Why southern hemisphere is hotter than northern hemisphere?
The Southern Hemisphere is the half of Earth that is south of the Equator. It contains all or parts of five continents such as Antarctica, Australia, about 90% of South America, the southern third of Africa, and several southern islands off the continental mainland of Asia, four oceans such as Indian, South Atlantic, Southern, and South Pacific, and most of the Pacific Islands in Oceania.
Southern Hemisphere climates tend to be slightly milder than those at similar latitudes in the Northern Hemisphere, except in the Antarctic which is colder than the Arctic.
So, why southern hemisphere is hotter than northern hemisphere?
This is because the Southern Hemisphere has significantly more ocean and much less land; water heats up and cools down more slowly than land. The differences are also attributed to oceanic heat transfer (OHT) and differing extents of greenhouse trapping.
In the Southern Hemisphere, the sun passes from east to west through the north, although north of the Tropic of Capricorn the mean sun can be directly overhead or due south at midday. The southern temperate zone, a subsection of the Southern Hemisphere, is nearly all oceanic. This zone includes the southern tip of Uruguay and South Africa; the southern half of Chile and Argentina; parts of Australia, going south from Adelaide, and all of New Zealand.
The seasons are caused by the Earth being tilted on its axis by 23.5 degrees.
It is the fact that the southern hemisphere has more area of the ocean than the northern hemisphere, thus when the Earth is closer to the sun the southern oceans absorb that extra energy more than the in the northern hemisphere where there is more land area.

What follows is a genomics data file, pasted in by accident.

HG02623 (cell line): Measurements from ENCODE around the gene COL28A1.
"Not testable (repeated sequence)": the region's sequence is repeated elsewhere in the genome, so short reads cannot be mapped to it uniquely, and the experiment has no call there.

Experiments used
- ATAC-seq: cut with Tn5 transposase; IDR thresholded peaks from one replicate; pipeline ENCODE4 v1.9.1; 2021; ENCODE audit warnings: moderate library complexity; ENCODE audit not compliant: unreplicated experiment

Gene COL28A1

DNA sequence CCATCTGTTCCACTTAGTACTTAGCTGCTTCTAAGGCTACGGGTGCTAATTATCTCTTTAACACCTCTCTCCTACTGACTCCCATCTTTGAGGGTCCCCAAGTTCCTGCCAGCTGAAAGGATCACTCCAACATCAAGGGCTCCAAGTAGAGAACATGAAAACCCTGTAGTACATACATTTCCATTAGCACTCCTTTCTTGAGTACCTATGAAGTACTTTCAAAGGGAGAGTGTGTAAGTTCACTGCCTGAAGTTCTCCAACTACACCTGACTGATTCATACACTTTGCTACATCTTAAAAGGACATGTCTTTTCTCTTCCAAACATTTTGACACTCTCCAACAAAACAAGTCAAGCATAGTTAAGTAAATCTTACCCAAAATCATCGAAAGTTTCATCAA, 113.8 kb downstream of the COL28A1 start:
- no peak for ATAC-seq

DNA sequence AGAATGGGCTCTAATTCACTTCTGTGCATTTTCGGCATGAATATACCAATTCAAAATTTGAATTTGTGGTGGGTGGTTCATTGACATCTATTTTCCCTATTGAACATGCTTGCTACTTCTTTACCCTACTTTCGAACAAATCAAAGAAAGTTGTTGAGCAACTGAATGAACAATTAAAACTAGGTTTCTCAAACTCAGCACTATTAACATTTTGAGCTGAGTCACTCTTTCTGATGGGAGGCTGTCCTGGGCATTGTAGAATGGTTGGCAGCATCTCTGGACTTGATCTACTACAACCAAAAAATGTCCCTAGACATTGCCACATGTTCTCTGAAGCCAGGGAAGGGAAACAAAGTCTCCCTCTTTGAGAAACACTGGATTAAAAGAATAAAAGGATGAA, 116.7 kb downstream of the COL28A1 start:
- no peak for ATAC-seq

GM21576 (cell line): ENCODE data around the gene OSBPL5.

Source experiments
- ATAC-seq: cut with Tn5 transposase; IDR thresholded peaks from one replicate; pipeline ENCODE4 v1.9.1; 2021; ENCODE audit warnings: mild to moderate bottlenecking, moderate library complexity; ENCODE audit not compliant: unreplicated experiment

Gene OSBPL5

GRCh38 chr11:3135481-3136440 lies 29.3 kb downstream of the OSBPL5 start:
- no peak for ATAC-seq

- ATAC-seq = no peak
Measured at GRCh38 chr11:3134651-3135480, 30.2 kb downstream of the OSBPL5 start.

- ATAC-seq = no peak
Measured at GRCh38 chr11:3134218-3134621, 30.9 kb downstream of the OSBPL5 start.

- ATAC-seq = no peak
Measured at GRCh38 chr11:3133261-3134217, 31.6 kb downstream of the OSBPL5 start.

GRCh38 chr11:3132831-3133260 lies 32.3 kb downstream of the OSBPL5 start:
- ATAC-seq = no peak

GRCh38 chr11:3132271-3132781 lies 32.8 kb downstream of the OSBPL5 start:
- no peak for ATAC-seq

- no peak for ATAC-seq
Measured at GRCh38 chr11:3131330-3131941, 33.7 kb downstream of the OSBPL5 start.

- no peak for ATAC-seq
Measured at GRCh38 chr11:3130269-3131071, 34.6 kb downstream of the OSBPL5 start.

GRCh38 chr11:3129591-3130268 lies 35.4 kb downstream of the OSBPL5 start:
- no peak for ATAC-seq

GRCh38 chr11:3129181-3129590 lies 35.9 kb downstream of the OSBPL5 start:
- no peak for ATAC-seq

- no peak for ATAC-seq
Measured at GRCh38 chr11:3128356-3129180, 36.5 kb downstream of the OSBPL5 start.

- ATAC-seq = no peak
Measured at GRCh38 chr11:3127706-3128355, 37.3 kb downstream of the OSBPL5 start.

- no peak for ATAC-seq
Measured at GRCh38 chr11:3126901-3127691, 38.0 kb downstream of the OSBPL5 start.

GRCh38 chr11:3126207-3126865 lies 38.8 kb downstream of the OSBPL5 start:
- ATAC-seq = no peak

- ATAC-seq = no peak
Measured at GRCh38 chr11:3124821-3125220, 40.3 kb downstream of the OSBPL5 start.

There is more land in the Northern Hemisphere, and more water bodies in the Southern Hemisphere. Now, the land has a much lower specific heat capacity than water; in other words, water can hold a lot of heat while land cannot.
Most of the landmass of the earth is concentrated in the northern hemisphere. The southern hemisphere, by contrast, is 80% covered by water. Water has the ability to absorb large amounts of heat. So, summer in the southern hemisphere, which occurs at perihelion, is warmer than summer in the northern hemisphere. The additional solar energy supplied by the sun at perihelion is absorbed by the large bodies of water in the southern hemisphere. The result is that temperatures are actually more moderate during summers in the southern hemisphere.
The Earth is at perihelion around 3 January and at aphelion around 3 July. The heat retained in the southern hemisphere oceans makes the average temperature of the Earth a few degrees higher in July when Earth is furthest from the Sun than it is in January when it is its closest.